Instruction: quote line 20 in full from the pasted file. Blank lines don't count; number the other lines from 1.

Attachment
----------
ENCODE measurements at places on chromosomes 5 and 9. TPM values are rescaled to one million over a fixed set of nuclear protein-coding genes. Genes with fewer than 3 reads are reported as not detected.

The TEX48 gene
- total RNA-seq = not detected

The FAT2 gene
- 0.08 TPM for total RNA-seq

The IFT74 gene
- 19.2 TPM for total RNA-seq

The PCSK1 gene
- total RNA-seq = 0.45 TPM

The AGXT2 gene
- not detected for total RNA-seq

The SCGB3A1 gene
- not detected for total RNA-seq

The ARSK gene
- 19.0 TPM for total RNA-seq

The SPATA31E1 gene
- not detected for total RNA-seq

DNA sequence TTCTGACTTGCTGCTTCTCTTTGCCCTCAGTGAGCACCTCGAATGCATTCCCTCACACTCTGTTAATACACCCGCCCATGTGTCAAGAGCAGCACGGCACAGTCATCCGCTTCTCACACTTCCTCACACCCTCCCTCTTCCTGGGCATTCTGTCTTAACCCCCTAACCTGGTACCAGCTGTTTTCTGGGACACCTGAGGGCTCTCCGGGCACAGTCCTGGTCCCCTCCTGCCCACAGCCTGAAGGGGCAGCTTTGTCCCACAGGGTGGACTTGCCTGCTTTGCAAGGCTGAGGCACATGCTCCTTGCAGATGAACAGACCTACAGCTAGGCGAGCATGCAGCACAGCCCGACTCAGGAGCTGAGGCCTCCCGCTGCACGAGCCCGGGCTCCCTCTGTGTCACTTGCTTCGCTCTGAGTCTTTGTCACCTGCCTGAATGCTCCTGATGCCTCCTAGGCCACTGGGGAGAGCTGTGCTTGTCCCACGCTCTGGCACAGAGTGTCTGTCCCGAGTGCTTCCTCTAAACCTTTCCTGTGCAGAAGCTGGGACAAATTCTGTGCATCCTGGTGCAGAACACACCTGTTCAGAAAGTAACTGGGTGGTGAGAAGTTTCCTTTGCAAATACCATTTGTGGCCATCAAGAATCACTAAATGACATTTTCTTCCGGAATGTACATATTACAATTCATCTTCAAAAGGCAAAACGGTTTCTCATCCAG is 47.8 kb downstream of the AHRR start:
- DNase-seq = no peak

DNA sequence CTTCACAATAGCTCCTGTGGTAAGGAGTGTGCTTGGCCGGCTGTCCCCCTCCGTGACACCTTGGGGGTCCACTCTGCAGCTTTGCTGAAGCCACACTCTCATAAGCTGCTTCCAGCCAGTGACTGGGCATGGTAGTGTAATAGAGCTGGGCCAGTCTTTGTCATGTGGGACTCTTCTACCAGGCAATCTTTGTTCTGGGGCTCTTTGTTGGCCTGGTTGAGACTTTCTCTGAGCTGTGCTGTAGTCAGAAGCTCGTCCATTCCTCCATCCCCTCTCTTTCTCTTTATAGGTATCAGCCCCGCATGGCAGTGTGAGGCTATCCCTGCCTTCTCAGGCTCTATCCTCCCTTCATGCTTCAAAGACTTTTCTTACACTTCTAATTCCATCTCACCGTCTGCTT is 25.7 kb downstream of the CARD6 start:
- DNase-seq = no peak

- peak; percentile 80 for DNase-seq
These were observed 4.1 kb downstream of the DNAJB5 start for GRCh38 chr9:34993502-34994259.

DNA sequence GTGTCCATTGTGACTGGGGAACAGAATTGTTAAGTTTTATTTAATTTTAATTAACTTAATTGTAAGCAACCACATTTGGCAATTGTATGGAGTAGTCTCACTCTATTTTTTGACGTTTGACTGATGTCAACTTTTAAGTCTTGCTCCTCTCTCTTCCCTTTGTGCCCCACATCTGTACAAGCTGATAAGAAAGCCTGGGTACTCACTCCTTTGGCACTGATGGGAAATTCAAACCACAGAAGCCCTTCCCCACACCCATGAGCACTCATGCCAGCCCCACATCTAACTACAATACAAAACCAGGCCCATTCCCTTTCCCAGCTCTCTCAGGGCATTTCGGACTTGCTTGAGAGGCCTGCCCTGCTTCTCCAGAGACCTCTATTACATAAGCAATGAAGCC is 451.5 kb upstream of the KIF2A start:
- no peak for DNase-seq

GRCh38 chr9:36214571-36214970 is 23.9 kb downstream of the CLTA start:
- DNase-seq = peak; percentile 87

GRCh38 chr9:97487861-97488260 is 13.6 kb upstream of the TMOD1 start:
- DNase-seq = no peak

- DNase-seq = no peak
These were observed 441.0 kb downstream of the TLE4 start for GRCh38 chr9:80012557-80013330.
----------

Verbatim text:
DNA sequence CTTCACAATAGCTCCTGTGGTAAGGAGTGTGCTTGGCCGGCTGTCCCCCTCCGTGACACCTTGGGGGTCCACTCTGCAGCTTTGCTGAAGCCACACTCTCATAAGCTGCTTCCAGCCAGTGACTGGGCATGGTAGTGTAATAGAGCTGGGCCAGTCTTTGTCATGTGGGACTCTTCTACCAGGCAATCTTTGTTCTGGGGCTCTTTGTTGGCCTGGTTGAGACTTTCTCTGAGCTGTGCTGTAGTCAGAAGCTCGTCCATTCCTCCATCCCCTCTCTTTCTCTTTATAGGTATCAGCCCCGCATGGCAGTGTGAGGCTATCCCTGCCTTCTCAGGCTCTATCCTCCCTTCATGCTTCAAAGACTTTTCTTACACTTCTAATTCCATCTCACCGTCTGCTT is 25.7 kb downstream of the CARD6 start: